The virtual field pattern

Jose jgetino at
Thu Aug 9 03:35:12 PDT 2012

Hi all

This post is an elaboration of a comment by Yuval Shavit

After that Brian called this pattern the "virtual field pattern"

I didn't find any refereces to this name, but neither has nothing better to

I suppose that programers used to work with Traits would find this post
trivial, but the pattern was a good surprisse to me because I immedially
could locate a bunch of places where my code would benefit form it.

I think this pattern shows a simple case where extension methods plays and
important role in the design of the type hierarchy, independently of API

Lets go:

Let P be an interface

interface P{
    T1 m1(...);
    T1 m2(...);

and CP a class implementing P:

CP implements P{
    T1 m1(...){...};
    T1 m2(...){...};

The VirtualField pattern allows you to replace the task of implementing P by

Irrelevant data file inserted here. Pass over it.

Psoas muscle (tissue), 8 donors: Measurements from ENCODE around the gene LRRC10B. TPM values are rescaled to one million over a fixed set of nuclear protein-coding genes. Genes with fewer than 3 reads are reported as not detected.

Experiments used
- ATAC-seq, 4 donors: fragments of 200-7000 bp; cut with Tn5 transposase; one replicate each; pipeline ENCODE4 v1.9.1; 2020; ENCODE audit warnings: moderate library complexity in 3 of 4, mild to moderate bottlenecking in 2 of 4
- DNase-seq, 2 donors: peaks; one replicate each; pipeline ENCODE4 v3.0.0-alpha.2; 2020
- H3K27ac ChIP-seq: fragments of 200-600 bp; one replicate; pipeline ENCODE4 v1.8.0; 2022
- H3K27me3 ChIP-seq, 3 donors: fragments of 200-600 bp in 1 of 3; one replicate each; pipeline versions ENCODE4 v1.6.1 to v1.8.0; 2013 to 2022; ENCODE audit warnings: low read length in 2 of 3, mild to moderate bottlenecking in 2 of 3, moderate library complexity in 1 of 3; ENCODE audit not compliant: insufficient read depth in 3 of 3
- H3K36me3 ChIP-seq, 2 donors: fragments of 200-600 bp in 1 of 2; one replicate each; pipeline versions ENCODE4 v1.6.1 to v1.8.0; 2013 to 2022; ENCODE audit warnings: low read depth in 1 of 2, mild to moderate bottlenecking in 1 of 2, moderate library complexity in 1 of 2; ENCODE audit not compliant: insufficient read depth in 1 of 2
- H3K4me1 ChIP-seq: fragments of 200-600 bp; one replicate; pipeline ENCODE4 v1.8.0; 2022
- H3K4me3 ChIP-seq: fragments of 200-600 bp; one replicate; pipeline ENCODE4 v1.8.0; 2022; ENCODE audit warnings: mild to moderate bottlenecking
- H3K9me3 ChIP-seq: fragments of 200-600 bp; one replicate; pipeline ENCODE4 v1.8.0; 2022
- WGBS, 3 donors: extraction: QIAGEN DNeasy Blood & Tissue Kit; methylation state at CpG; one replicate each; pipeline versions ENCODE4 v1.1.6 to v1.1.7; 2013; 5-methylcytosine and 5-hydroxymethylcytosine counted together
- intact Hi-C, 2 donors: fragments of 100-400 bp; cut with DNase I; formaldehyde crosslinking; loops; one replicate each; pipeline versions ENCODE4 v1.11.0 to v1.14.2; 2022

the task of implementing a Trait 


which extends P.

The advantage is that VirtualP has a only a single abstract method to
implement, one that returns an instance of P. 
Furthermore VirtualP must implement all methods of P by delegation:

interface VirtualP extends P{
    P delegate();
    T1 m1(...) default {
        return delegate().m1(...);
    T2 m2(...) default{
        return delegate().m2(...);

Let D be a class we want to implement P, but it can't extend CP because it
already extends another class.
To have D implementing P we only need to provide these lines of code:

Class D implements VirtualP{
    P delegate=new CP();
    P delegate(){
        return delegate;

If P has many methods and you have many candidates to implement P, like in
my case, this pattern saves code and makes these classes more readable.

Thanks to Yuval for the suggestion

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